The minor difference between summer and one year bioerosion rates and microbioerosion traces suggests that the main settlement of microendoliths on one year substrates has taken place already during summer exposure. This corresponds to observations on coral reef ecosystems [6, 7], where microboring communities are considered to mature within 6 months of exposure. However, our results show that this applies only for summer exposure, while during the winter bioerosion rates the succession is strongly reduced. Due to practical reasons, summer exposure was about 50 days longer than winter exposure. Nevertheless, the observed differences in ichnocoenosis composition between the summer and winter period (e.g. F. baiulus) is unambiguous and very unlikely to have been caused by the minor difference in exposure period alone.
Effect of substrate orientation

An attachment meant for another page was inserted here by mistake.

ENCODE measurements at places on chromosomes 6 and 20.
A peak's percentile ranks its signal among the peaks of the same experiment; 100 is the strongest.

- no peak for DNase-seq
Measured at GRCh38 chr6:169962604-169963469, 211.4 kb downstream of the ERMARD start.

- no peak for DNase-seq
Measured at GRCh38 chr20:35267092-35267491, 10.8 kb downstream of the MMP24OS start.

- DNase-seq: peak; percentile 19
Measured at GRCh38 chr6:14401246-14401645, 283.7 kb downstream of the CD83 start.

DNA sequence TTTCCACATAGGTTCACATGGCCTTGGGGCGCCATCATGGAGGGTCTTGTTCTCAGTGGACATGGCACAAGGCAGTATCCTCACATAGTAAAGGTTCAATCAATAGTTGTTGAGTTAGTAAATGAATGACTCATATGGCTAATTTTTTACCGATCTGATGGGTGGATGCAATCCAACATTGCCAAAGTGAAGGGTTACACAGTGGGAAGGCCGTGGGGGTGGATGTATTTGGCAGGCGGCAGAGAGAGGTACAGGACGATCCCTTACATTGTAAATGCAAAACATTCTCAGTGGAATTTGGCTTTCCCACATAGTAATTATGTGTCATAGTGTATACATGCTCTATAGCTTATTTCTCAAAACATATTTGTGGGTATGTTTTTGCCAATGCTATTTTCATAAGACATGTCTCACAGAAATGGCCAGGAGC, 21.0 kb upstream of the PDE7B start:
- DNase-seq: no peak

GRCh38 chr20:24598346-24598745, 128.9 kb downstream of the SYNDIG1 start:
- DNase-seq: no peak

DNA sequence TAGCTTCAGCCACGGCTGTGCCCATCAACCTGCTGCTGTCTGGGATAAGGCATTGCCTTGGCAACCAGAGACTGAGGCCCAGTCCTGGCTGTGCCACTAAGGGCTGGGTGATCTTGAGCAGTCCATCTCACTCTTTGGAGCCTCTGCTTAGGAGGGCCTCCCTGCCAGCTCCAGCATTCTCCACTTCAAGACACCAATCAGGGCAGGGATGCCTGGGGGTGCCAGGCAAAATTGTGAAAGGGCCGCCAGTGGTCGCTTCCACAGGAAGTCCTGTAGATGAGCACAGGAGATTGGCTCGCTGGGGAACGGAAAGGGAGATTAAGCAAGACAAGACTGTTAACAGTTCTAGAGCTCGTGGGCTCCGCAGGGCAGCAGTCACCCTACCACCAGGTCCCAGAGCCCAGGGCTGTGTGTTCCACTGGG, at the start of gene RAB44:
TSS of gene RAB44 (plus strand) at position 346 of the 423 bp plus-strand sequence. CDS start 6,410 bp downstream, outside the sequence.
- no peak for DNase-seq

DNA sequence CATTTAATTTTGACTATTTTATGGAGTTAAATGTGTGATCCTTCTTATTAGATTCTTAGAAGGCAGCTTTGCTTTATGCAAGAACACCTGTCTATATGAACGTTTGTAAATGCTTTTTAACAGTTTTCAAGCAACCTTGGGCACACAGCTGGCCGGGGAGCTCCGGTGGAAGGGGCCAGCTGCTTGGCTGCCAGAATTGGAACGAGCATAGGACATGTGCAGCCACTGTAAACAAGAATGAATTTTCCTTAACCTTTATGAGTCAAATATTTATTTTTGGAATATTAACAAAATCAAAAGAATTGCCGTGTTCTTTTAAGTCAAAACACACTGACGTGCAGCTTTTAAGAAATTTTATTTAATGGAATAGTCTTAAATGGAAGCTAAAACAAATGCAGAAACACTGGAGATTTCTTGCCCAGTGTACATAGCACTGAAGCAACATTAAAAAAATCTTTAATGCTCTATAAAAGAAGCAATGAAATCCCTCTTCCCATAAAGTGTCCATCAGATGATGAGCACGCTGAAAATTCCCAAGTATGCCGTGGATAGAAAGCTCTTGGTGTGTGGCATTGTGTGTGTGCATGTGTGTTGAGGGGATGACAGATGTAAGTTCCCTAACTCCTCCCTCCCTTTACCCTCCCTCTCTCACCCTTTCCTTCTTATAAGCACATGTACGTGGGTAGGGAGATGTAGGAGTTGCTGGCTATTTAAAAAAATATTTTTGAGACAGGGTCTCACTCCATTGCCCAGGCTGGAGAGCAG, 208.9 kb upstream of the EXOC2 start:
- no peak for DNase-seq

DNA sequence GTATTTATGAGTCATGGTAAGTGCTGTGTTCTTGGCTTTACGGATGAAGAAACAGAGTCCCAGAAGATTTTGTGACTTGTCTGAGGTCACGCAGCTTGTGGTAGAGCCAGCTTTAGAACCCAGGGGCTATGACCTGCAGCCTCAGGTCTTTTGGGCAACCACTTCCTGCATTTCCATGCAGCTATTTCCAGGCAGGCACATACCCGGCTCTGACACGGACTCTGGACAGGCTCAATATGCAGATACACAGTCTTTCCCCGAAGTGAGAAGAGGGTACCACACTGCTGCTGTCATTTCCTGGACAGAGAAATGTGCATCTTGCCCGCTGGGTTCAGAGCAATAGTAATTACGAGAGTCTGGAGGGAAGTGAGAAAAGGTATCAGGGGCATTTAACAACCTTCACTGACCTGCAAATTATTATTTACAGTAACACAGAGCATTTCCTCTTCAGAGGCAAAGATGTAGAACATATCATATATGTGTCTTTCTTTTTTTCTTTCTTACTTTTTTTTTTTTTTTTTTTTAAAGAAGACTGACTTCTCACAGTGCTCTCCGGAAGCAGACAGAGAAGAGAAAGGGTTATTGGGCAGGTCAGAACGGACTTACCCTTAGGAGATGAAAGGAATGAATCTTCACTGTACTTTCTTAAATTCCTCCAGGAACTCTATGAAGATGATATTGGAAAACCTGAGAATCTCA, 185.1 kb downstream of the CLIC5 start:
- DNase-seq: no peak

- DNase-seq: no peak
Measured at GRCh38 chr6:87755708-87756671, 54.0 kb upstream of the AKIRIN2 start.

In comparison to water depth and exposure, only a minor effect of orientation was found. On the up-facing side in 15 m the dominance of the index ichnotaxa F. dactylus and R. catenata microboring traces corresponds to typical shallow euphotic zone III ichnocoenoses from shallow subtidal ranges (Fig 5). On the 15 m down-facing side, in contrast, the dominance of I. elegans and only few R. clavigera microborings represent a deep euphotic ichnocoenosis. In substrates deployed in 50 m water depth, the common occurrence of F. dactylus, S. filosa, I. elegans, and few S. clava microborings reflects deep euphotic ichnocoenoses on the up-facing side. On the down-facing side, the absence of R. catenata, but dominance of I. elegans and fungal traces are indicative for a dysphotic ichnocoenosis (although the index ichnotaxon S. clava was not observed). These findings suggest a distinct change in light supply among up- and down-facing substrates, which does not originate from a change in the photic zonation, but from shading effects on the down-facing side of the platform.